Mindfulness is simply paying attention to what is happening in the present moment. It sounds simple enough, but for most of us, it’s not very easy. Even though we’re going through the motions of our life, many times our minds are somewhere else. We’re typically caught up in thoughts about the past or anxiety about the future instead of what we’re actually living, doing, and experiencing right this moment.
In the days that follow, I’m hoping you will use your Power of Meditation (from yesterday’s blog) to wean you off the mind chatter and bring you back to your Power of Mindfulness by focusing your attention on only one thing (your intangible intention) for a short segment of time each day during meditation.
I’d like to talk a bit about mindfulness and concentration. Many describe mindfulness and concentration as being separate — although related — concepts. In my Creative Meditation and Manifestation (CMM) practice, I see them start out as separate concepts and merge together to become one thing — mindful concentration.
Concentration is defined as giving your exclusive attention to one thought. Whereas mindfulness is defined as a technique in which you focus your full attention only on the present moment. There is a fine line between the two words, and in the CMM practice, I blur the line only for a bit before uniting the two words and concepts together.
When you first start your manifestation meditation practice, you’re going to focus on concentration. Because through concentration, you will find mindfulness. The beginning activities of the first few days of this Manifestation Challenge brought your mind to a state of thinking of only one thing — an intangible desire or goal you wish to achieve. As we move forward with each day’s blog, you will begin to notice a shift. Not only are you concentrating on the daily meditation activity, but you are also in a state of mindfulness — you are completely present and thinking of nothing outside of your intangible intention and the day’s activity during meditation time.
The transition is seamless. It’s not something you need to think about. It will just happen because as your mind moves into a state of concentration when you begin your CMM practice for the day, it will also go through a silent “shift” as it naturally learns mindfulness. The key to the CMM practice is not to shut all thoughts down. It’s to allow the thought of most importance to come forward and be worked on in a manner where all other thoughts are silenced. You can then gain clarity into the answers you seek in your life — simple or complex — because the answer is many times already within you but gets drowned out by the mind chatter.
I’m not saying that you will walk away with answers every time you finish meditation. What I’m saying is that through meditation you gain clarity. Also, through meditation, you gain insight into the steps to take to manifest your intangible intention.
Many meditation practices teach concentration by focusing attention on an image, candle flame, words, etc. I had difficulty with this when I first started meditating — mind chatter was my enemy. The CMM practice teaches a method of concentration focused on manifestation activities — a way I found easier to work with because my mind could absorb itself with the activity at hand, close down the mind chatter, and see a physical result of my meditation in the form of completed activity pages and clear ideas on how to achieve my goals.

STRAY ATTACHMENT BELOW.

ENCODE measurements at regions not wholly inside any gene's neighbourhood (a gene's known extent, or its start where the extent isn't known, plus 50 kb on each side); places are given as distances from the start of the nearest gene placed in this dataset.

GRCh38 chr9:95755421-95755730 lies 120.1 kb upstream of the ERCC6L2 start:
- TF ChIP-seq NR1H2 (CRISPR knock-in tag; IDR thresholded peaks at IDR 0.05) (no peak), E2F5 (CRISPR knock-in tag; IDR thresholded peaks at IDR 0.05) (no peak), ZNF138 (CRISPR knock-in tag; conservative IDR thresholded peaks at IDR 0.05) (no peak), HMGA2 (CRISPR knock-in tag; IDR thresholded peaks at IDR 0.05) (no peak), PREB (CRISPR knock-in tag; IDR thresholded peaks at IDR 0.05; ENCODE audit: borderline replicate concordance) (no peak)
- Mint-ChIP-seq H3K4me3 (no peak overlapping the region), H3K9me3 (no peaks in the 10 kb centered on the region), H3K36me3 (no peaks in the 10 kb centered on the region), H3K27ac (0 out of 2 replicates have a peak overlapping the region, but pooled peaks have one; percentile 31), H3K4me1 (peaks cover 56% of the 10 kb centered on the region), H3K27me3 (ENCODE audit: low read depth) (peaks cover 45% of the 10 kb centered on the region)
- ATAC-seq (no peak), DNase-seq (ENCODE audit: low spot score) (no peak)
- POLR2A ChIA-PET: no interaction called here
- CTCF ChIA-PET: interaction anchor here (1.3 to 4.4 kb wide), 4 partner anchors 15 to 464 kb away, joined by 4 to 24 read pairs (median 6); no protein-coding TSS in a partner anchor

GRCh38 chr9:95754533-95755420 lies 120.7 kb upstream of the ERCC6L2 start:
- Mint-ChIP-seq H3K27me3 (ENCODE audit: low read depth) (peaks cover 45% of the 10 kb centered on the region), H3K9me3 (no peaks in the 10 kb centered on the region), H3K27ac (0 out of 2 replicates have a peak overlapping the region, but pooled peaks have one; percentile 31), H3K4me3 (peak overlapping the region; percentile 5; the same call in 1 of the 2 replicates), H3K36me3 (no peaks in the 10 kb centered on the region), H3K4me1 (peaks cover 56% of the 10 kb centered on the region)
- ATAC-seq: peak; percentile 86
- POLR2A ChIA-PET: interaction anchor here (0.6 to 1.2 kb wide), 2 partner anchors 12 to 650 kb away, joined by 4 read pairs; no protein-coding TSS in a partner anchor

So today, I’m going to teach you a really easy way to quiet your mind that anyone can do — coloring geometric patterned designs. I want you to experience first-hand the feeling of mindfulness, and coloring is one of the best ways to know you’ve arrived at that place without months of meditation training.
How can coloring possibly be important in meditation? As you are coloring a repeating pattern, your mind begins to find a rhythm to settle into that will make you feel calm, relaxed, and present. This is the exact spot the CMM practice is teaching you to be in during your meditative time and as often as possible throughout your day.
Coloring gives the mind something to focus on so that you can slow down and be present in this moment. The repetitive action of coloring focuses your mind completely on the present moment, blocking out any intrusive thoughts.
Today’s CMM activity is all about sitting in sacred space, manifestation meditation, and coloring. My book has hundreds of margin coloring pages and I have included three full PDF designs you can download here:
I recommend using color pencils for detail work and shading — fine point crayons can work, too. Go ahead and use yesterday’s Power of Meditation steps to begin your manifestation practice once you have downloaded the coloring page you like. See for yourself how your mind is quieted.
Sit in your sacred space, play your mindful sound.
Acknowledge one thing you are grateful for today.
Read your CMM intangible intention out loud.
Begin slow breathing (10 times).
Work on your coloring page to bring you into a mindful state.
Write or draw on your Creative Meditation Journal lines (or a blank notebook) any ideas, insights, or solutions regarding your intangible intention that present themselves as you color.
Close your meditation with slow breathing (10 times).
Play your closing mindful sound.
Remember that today’s Power of Mindfulness Meditation is an extension from the previous days’ blogs — so be sure to engage your Power of Intent, Power of Gratitude, Power of Sacred Space, and Power of Meditation daily to bring your intangible intent (from Day 1 — Power of Intent) to fruition.
To learn in more detail, please consider purchasing my book "Creative Meditation and Manifestation: Using Your 21 Innate Powers to Create Your Life" by clicking the linked image below:
Watch for Power 6's post tomorrow!
— Much love, Amara